DuBOIS — A yearlong series of hands-on, authentic learning activities and challenges concluded recently with the final competition of the STEAM portion of the DuBois Area Middle School’s Leadership Academy, according to assistant Leadership Academy Coordinator Jeffrey Bellerillo.
“STEAM is a 21st century approach to education that incorporates aspects of science, technology, engineering, the arts, and Mathematics into a holistic method of learning whereby the students are engaged in thought-provoking questioning, research and design, and creative problem solving,” said Bellerillo.
“An added benefit to STEAM projects is open collaboration that employs each team member’s strengths and experiences to successfully accomplish the task. Students are challenged to think out of the box and also given the freedom to step outside of that box. In today’s society these are essential skills that employers are looking for to allow them to compete in the global marketplace.”
In conjunction with blended learning methods, students applied the skills of research and design, engineering, problem solving, and teamwork to a series of grade level challenges and a final collaborative challenge that required the students to take their skills to the next level.
The competition consisted of three grade level challenges:
• Sixth grade challenge: Students from teams T, U, and V competed against each other in the spaghetti/marshmallow tower challenge. The students were tasked with building the tallest free-standing tower using only spaghetti and marshmallows.
• Seventh grade challenge: Students from teams X and Y competed in the bridge building challenge. For this challenge, the students were tasked with building a structurally sound bridge from toothpicks and glue that could support the greatest amount of weight. Students were free to design and build a bridge type of their own choosing provided they complied with a strict set of specifications and building codes. Students began the challenge by researching bridge types, followed by the drafting of a set of blue prints to scale. Once approved, the students could begin construction and testing.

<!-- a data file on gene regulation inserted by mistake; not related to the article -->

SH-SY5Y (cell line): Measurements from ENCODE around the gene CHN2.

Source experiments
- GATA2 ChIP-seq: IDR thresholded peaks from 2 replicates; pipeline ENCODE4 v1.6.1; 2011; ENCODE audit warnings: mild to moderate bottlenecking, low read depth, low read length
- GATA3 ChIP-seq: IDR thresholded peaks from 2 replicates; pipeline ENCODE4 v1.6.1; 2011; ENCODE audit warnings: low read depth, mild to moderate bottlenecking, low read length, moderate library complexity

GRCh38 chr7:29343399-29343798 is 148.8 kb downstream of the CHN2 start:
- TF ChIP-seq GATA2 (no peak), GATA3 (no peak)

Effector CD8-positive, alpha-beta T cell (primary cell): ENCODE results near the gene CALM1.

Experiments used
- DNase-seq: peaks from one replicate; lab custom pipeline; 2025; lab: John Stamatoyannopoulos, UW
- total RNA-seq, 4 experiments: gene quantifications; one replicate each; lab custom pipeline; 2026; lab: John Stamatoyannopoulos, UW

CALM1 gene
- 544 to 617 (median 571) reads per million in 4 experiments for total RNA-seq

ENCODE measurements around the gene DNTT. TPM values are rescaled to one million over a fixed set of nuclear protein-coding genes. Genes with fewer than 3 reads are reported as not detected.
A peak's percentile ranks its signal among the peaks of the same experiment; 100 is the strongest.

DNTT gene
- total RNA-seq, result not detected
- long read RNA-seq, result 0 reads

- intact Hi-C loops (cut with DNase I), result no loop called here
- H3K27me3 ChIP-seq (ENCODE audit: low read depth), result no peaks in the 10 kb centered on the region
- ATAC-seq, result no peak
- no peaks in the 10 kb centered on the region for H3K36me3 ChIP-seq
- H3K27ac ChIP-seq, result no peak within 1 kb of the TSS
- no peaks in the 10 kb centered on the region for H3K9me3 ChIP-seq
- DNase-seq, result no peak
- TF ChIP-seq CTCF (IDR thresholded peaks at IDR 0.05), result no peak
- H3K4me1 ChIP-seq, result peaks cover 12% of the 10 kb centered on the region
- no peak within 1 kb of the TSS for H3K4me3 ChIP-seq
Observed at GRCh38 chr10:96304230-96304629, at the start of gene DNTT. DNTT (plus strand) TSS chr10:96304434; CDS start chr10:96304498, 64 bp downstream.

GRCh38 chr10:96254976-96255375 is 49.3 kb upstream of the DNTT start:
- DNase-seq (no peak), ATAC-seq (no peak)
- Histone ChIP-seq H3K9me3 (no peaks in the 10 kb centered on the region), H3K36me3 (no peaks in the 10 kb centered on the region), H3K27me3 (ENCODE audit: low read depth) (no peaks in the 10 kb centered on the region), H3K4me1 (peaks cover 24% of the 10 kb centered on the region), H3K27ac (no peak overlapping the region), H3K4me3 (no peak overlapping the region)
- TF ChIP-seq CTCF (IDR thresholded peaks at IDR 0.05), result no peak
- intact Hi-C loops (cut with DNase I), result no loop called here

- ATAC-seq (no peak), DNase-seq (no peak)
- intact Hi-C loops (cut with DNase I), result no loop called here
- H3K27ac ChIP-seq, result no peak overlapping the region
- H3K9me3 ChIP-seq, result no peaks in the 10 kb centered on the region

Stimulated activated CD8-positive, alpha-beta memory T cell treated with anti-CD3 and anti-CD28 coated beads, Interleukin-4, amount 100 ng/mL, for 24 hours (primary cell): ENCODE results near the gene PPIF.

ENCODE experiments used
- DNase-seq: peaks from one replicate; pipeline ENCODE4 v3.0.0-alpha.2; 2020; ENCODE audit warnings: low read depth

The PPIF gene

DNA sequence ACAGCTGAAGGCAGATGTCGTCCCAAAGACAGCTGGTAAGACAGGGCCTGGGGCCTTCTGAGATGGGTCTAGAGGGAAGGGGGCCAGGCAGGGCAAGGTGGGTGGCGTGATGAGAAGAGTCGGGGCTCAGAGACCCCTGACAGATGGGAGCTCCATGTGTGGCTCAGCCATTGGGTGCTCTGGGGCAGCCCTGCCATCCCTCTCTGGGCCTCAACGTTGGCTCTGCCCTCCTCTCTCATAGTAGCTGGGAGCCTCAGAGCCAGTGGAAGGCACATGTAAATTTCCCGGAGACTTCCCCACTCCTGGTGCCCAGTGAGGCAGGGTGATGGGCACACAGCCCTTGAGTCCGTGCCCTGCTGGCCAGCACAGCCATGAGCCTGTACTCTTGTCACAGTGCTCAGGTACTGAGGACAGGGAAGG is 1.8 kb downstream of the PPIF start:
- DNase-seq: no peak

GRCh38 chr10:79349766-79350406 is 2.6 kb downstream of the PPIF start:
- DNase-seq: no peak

• The eighth grade challenge had students from teams G, H, and I competing in the rubber band powered car challenge. The goal was to research, design and engineer, and test a rubber band powered car that would travel the greatest distance. As with the bridge, students were required to draft blueprints and then build the car to spec. To ensure proper tracking, the students had to overcome some mathematical factors such as torque curves and precise geometric alignment of the chassis, axles and wheels in order to maximize peak efficiency.
Sixth grade Tower Champions consisted of Team V’s Garret Nissel, Carson Hitt, Ricky Clark and Hunter Hilliard with a height of 1 meter. Seventh grade Bridge Champions were Team Y’s Madelyn Crabtree, Kamryn Fontaine, and Emily Snyder with their bridge supporting a weight of 21 Kilograms. The eighth grade rubber band powered dragster winners were Team G’s Ashley Sandy and Kattera Patton with a distance of 10 meters.
The final and most complex challenge, which required both a high degree of engineering and collaboration among all members across grade levels, was the “Hyper-coaster,” said Bellerillo.
“This yearlong project involved the research, design, and engineering of a mini- rollercoaster built from straws. The goal was to design a mini-coaster that would allow a ping-pong ball to roll down the entire length of the track without derailing and then drop into a container,” he said.
The task of the Hyper-coaster challenge was to:
- Work collaboratively across grade level to take advantage of each member’s special talents and expertise
- Modify and reengineer all of the mini-coasters so that they seamlessly connected together into one large Hyper-coaster. The goal was the same as the mini-coaster challenge — to have a ping-pong ball roll from top to bottom without derailing.
Bellerillo said the championship challenges were a great success.
“The amount of problem solving, engineering and collaboration across all grade levels was truly inspiring, especially when it came to the Hyper-coaster challenge. With only two minutes left on the clock, the students’ leadership skills took center stage and together they were able to successfully complete the challenge,” he said.